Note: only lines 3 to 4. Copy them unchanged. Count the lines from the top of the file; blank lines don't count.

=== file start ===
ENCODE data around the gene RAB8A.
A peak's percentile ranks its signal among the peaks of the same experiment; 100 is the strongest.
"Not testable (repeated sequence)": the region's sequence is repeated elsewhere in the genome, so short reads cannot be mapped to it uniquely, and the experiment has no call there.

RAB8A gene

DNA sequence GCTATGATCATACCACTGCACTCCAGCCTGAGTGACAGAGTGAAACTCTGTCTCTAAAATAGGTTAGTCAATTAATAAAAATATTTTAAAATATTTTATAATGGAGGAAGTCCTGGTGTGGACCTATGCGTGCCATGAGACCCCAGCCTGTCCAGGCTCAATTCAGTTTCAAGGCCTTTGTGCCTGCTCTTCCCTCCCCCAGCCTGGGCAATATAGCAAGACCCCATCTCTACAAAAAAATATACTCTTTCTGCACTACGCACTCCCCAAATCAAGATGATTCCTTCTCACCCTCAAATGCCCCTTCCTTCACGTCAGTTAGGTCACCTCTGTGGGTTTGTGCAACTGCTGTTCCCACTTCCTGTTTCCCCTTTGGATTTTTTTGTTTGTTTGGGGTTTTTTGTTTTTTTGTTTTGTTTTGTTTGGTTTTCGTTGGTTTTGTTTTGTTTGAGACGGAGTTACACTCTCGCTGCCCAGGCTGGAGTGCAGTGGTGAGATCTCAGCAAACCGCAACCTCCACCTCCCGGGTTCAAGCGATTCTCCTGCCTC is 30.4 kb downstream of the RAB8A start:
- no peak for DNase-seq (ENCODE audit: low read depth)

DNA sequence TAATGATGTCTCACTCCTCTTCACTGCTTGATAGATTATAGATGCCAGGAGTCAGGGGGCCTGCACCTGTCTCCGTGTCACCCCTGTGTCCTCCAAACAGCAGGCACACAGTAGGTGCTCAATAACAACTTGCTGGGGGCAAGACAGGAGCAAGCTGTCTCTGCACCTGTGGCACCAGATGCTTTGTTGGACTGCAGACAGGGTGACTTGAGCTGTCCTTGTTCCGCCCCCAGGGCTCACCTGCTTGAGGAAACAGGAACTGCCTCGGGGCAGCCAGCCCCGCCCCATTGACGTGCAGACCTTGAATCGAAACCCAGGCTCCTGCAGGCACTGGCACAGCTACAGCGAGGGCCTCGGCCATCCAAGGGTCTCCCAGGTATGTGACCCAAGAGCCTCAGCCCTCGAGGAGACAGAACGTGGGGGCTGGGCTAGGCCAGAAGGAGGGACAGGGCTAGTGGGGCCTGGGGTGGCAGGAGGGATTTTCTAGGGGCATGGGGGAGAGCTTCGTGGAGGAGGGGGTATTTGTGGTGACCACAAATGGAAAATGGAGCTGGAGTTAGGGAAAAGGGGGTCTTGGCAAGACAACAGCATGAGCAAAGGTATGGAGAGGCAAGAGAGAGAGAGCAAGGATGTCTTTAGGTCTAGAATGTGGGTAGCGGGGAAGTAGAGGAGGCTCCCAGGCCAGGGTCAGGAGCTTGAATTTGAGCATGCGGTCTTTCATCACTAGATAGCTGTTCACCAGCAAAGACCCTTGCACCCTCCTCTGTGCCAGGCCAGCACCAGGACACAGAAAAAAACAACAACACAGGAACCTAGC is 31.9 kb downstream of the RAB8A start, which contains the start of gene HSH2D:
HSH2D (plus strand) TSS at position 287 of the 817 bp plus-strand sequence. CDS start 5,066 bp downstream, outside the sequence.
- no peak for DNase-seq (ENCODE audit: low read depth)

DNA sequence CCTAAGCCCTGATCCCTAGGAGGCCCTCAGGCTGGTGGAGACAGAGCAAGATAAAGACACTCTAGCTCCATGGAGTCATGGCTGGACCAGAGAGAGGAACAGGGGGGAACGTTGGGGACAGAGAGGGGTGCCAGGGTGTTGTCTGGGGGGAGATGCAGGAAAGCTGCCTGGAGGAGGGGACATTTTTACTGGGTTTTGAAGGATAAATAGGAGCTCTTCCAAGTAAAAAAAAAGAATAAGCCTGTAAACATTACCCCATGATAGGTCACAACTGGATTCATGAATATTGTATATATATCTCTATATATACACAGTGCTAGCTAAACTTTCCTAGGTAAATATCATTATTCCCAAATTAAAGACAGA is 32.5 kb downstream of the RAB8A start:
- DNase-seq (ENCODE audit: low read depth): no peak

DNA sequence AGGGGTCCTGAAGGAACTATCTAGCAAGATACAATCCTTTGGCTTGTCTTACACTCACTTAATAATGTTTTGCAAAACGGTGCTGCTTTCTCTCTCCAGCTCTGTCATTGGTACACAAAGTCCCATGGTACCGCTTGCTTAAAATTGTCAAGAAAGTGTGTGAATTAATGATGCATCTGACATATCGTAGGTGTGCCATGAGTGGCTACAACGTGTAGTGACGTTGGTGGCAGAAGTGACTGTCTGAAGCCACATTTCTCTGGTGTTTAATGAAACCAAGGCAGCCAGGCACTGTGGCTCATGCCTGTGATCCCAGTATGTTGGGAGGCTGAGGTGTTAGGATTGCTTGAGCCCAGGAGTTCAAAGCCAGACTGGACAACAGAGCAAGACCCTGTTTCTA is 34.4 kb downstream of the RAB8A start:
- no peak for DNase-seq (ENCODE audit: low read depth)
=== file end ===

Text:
"Not testable (repeated sequence)": the region's sequence is repeated elsewhere in the genome, so short reads cannot be mapped to it uniquely, and the experiment has no call there.

RAB8A gene